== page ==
She thinks they are in school. She gets very anxious when they don’t come home. We explain they are older and have their own kids and she couldn’t possibly have kids that are 7 yrs. old. She then wants us to report them missing or else she wants us to go out looking for them. We would lie and say they are staying by someone’s house and then she wants to know who and when they’ll be home. When she leaves the house we have to get home because the kids will be getting home from school and no one is there. This goes on most days in afternoon and evenings.

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That is kind of sweet in a way, isn't it? She still wants to protect and nurture her children. You can see what has been important in her life. But I don't suppose it sounds so sweet the sixth time you have to address it in an hour.

Go with the flow. "The twins are at sleep-over camp with their school class." If you can remember something they did at that age that kept them away overnight, use that. "While you were in the bathroom Mrs. Smith called. The twins and the youngest Jones girl are there and they are going out for pizza." Then offer a treat or ask her help with something or otherwise distract her from that topic.

Don't try t convince her her kids are adults now. That does match her reality and will only frustrate both of you.

While she is such a nurturing frame of mind, I wonder if she would enjoy a realistic baby doll. They make them about the weight and size of an infant. My mother wasn't much into cuddling hers, but she did enjoy seeing it dressed in various costumes. (A doll intended to fit into the arms of 7-year-old isn't the same. You may not be able to readily find one locally, but you can find them online, for about $100.) I'm not suggesting that you tell her this is one of her babies. Just that this is a cute doll you thought she might enjoy. Let her take it from there.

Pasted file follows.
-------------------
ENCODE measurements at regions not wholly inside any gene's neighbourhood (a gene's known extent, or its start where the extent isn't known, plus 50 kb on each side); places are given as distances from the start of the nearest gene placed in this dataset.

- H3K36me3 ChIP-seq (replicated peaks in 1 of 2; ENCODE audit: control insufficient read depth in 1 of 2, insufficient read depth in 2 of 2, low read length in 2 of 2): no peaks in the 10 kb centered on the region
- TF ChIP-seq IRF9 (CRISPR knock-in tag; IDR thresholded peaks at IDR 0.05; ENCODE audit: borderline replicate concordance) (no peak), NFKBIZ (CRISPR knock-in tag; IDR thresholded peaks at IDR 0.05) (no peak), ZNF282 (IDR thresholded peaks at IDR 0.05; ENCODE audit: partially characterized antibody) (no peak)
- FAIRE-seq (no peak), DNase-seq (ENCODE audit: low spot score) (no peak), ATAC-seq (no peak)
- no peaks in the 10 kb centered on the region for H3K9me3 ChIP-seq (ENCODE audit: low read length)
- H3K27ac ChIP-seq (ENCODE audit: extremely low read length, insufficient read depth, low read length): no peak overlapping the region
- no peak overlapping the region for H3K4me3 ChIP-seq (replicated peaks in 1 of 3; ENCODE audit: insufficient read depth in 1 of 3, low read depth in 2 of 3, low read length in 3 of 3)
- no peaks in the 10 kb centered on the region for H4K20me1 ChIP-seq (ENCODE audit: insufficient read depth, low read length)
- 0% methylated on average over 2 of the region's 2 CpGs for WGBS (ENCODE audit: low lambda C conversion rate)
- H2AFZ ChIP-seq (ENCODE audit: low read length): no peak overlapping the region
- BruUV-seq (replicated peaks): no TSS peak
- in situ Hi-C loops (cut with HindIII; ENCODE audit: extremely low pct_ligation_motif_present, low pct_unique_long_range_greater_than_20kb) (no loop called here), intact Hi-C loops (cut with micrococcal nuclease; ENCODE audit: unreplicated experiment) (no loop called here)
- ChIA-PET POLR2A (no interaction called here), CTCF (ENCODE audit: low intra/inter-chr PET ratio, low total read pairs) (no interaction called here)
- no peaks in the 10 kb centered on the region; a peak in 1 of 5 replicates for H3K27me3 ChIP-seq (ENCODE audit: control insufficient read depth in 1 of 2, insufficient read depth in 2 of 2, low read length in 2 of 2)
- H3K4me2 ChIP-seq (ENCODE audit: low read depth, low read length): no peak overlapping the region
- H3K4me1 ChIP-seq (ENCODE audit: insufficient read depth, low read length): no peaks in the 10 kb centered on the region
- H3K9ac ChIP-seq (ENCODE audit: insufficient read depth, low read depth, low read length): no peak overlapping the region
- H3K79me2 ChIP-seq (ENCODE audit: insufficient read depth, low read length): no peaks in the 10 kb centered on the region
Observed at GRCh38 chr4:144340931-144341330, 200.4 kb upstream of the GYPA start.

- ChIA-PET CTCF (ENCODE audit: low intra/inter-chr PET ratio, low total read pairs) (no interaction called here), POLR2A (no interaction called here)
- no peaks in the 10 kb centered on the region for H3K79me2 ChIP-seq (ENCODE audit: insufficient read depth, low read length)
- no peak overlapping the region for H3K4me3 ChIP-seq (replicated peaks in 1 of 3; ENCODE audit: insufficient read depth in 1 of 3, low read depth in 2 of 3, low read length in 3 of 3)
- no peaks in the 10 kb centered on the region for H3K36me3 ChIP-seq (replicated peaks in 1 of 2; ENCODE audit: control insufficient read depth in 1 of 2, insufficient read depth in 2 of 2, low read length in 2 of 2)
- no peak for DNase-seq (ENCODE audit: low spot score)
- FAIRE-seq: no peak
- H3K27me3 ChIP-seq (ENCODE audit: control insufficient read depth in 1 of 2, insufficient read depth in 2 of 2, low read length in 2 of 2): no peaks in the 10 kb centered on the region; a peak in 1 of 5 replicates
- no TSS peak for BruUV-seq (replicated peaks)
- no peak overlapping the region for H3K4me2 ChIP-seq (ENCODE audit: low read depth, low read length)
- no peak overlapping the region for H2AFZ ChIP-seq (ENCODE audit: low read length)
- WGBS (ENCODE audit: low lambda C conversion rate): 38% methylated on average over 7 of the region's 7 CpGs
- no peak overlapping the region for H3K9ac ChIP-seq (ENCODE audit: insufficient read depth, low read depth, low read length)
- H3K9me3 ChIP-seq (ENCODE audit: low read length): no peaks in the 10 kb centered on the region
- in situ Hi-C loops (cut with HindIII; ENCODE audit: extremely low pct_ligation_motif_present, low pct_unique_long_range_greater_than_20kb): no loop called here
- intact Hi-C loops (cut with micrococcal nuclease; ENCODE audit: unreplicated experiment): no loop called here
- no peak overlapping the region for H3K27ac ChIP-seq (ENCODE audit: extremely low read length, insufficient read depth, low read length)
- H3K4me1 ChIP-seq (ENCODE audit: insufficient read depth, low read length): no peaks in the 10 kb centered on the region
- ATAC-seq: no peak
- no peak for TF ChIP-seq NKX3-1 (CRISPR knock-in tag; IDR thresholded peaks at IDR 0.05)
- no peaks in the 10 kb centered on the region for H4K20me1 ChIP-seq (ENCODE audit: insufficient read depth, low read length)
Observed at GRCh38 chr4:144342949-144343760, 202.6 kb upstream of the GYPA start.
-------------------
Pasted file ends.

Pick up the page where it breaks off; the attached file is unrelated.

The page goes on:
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Lindalou22, most days my 96-year-old dad thinks I'm either his dad or one of his brothers and I just play along. Usually the CNAs also play along, but once one told him, no, that's your son and he told her, no, he doesn't have any sons that big. Most evenings he wants to go home (to his childhood home because he doesn't remember any other home) and I tell him, okay, get a good nights sleep and we'll leave right after breakfast and he says, okay, that's a good plan. It took me a while to learn that to minimize his anxiousness it's best to agree with whatever he thinks is real, and, as BarbBrooklyn suggested, use a distraction or a white lie. I now use those same techniques with my many new friends in my dad's memory care facility -- it works almost flawlessly and has never caused any harm. Late stage dementia creates its own reality and there's nothing to be gained by trying to correct it.

My dad doesn't need to take any medication for his false reality and maybe that's because his caregivers usually know how to agree, distract and fib. I'm glad for this because most medications have potential for too many bad side effects.
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Google the term "sundowning" and you'll see that this is not uncommon among dementia patients.

Try adding a distraction to a therapeutic fib, i.e., they'e at Jeanne's for the night, how about some ice cream?

Talk to her doctor about meds for this.
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